How to Help an Artist: 6 Ways to Support Artistic Innovators

This House is Haunted, John Boyne, Other Press, Twitter, book, novel, fiction, author
I try to practice what I preach. I posted this photo on Twitter to draw attention to Other Press and John Boyne when they so generously gave me a free copy of This House is Haunted to read and enjoy.

[Photo caption: I try to practice what I preach. I posted this photo on Twitter to draw attention to Other Press and John Boyne when they so generously gave me a free copy of This House is Haunted to read and enjoy.]

Let’s say you find a book, painting, photograph, set of earrings, etc. that you really like. Let’s say you have the privilege to meet the artist behind the work and you think they’re a pretty swell person. You’d like to support said swell person, if possible, but you are unsure how to do that outside of saying on social media “hey guys, this person is swell.”

This post is dedicated to you.

First and foremost, let me say on behalf or artists everywhere, thank you. Not a simple, quietly whispered thank you. More like a giant techno rave/fireworks show that has your name written in the sky and underneath there are the words “thank you, you swell person.” The fact that you were willing to take the time to appreciate an artist’s work is so important to those that call themselves artists.

There are ways, however, to go above and beyond in helping your favorite writers, painters, dancers, filmmakers, etc. If you want to help your favorite artists get noticed by others, consider some of the following suggestions. If you’re an artist and have additional ideas, please add them in the comments.

1) Buy their work. This, above all others, will help an artist. It is oftentimes how they make their living. If you think the price is a little high, consider that the artist almost always knows exactly how much their art is really worth. Many industry professionals also have the additional pressures of impressing their partners (gallery owners, publishers, theaters, etc. the list goes on and on) and money talks.

2) Go to their events. Showing up at readings, film opening nights, concerts, live performances, etc. makes a big difference for an artist. Usually an artist has a host venue that will invite them back if they make the place look good. This goes both ways — if no one shows up, the host venue won’t be very interested in inviting the artist back. Also, having people showing up to an event interests other people because they are curious about what is going on.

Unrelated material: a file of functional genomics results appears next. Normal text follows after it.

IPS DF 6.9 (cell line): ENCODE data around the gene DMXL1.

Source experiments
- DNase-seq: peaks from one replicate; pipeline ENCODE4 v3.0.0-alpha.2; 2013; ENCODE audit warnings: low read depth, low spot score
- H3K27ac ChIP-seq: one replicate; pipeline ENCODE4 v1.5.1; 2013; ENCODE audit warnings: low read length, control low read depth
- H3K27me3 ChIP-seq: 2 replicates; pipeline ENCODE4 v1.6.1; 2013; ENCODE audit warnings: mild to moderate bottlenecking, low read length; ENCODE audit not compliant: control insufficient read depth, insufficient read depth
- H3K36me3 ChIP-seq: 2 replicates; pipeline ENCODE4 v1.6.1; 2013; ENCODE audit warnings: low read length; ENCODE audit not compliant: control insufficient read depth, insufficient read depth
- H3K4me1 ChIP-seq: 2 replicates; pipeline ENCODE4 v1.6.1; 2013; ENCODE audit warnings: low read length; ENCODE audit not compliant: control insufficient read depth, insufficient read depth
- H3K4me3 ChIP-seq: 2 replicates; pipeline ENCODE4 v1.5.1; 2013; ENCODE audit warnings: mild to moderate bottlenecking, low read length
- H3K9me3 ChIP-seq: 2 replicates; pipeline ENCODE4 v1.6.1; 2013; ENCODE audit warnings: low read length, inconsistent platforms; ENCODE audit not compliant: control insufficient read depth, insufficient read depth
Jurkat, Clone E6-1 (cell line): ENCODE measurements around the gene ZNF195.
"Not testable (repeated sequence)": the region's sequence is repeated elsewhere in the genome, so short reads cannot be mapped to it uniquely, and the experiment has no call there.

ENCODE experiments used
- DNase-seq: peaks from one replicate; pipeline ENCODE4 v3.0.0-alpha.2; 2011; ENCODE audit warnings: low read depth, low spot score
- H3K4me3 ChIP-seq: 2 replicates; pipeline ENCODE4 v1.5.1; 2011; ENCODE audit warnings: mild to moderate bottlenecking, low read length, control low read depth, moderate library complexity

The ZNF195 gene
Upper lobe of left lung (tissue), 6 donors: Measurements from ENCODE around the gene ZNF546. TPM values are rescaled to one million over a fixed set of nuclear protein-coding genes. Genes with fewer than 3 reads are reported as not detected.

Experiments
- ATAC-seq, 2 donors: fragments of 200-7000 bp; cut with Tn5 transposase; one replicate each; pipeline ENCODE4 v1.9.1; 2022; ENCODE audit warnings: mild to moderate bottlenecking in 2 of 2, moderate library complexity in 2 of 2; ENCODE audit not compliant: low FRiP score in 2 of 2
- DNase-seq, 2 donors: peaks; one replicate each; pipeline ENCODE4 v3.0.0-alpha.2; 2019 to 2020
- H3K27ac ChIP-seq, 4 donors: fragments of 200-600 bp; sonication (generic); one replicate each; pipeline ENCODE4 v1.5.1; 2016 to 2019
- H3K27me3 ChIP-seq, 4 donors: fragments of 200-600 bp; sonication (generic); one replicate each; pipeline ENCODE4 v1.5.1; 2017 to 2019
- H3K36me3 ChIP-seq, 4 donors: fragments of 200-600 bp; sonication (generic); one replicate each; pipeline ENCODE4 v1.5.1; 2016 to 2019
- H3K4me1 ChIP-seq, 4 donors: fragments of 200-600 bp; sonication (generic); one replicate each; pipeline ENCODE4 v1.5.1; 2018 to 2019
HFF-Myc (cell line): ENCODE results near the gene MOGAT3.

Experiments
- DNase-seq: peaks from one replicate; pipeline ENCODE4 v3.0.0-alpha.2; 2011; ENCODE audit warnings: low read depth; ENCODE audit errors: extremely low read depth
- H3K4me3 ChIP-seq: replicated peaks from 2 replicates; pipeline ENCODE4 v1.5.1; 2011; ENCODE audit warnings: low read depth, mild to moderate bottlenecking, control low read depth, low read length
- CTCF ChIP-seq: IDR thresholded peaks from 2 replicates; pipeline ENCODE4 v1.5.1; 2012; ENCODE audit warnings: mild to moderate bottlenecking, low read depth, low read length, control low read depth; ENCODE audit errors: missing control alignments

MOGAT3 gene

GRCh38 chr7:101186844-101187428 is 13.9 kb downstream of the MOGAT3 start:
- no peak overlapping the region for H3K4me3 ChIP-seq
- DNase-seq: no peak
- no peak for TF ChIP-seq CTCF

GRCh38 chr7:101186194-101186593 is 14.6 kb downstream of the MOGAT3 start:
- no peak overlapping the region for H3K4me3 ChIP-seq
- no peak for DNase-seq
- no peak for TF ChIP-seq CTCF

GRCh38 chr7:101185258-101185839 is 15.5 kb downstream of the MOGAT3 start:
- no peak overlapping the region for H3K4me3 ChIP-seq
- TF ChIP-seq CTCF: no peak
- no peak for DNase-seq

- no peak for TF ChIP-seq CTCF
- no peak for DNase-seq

3) Talk about them. Tell your friends, tell your family, tell your second cousin twice removed, that this artist is amazing and they should check them out because of this, this, and this. Word of mouth is still the best way to build a following. If people see that you are excited about something, they’ll wonder why, which may lead them to check out what all the fuss is about. It truly, truly helps.

4) Know your artist. Do you like the cinematography of a particular scene? Do you know who was behind creating the cinematography for that scene? What if you have a favorite book. Can you remember the name of the author if asked? Do you know where else they have been published? Is there a great guitarist that plays at your favorite coffee shop on Friday nights but you can’t remember her name? What about the artists behind the beautiful sprawling landscapes in your favorite video game series? It’s impossible to keep track of everyone and what they do, but knowing your favorites well can help a lot.

5) Now use social media. Some of us don’t have deep pockets (including the artists you support), but you can still help. Talking about an artist, sharing their work (LEGALLY), and interacting with others who love an artist are just some of the ways to make a huge difference. Tweet, post, pin, tag, comment! Follow, add, bookmark, and like their pages. Share work from an artist’s personal blog first, if you can. Share positive reviews. Share new releases or upcoming performance dates. All of these things help.

6) Be open minded. The great thing about art is that it is something that makes us both think and feel. It is a unique and rare experience, if, done well, has the potential to change cultural practices and social norms. That’s why you should be open to new artists as well as your favorites. If you only follow the same people all the time, then a great new artist may pass you by without you ever knowing. Afraid to try a new book because you’re loyal to a particular author? Afraid to go to a college dance recital because you’ve watched professional dancers for so long? There is talent and beauty everywhere begging for you to notice. Try it out. If you don’t like it, that’s okay. If you do like it then you’ve got another person to follow and appreciate!

With your help, we can create a society that perpetually appreciates and supports artists. So the next time you pick up a book or buy a movie ticket, think of the artists. We are smiling knowing that you are enjoying our efforts to create beauty and entertainment.

In addition to this blog, you can follow me on these sites:

Facebook | Twitter | Linkedin | YouTube | Goggle+ |Goodreads | Epic ReadsNaNoWriMo

Want to read my work?

Free first drafts on A Vase of Wildflowers:

Published work available for free:

Other published and unpublished works:


1 Comment

  1. Pingback: The Genre Debate and Why it (Does)n’t Matter | A Vase of Wildflowers

Leave a Reply

Fill in your details below or click an icon to log in: Logo

You are commenting using your account. Log Out /  Change )

Google+ photo

You are commenting using your Google+ account. Log Out /  Change )

Twitter picture

You are commenting using your Twitter account. Log Out /  Change )

Facebook photo

You are commenting using your Facebook account. Log Out /  Change )


Connecting to %s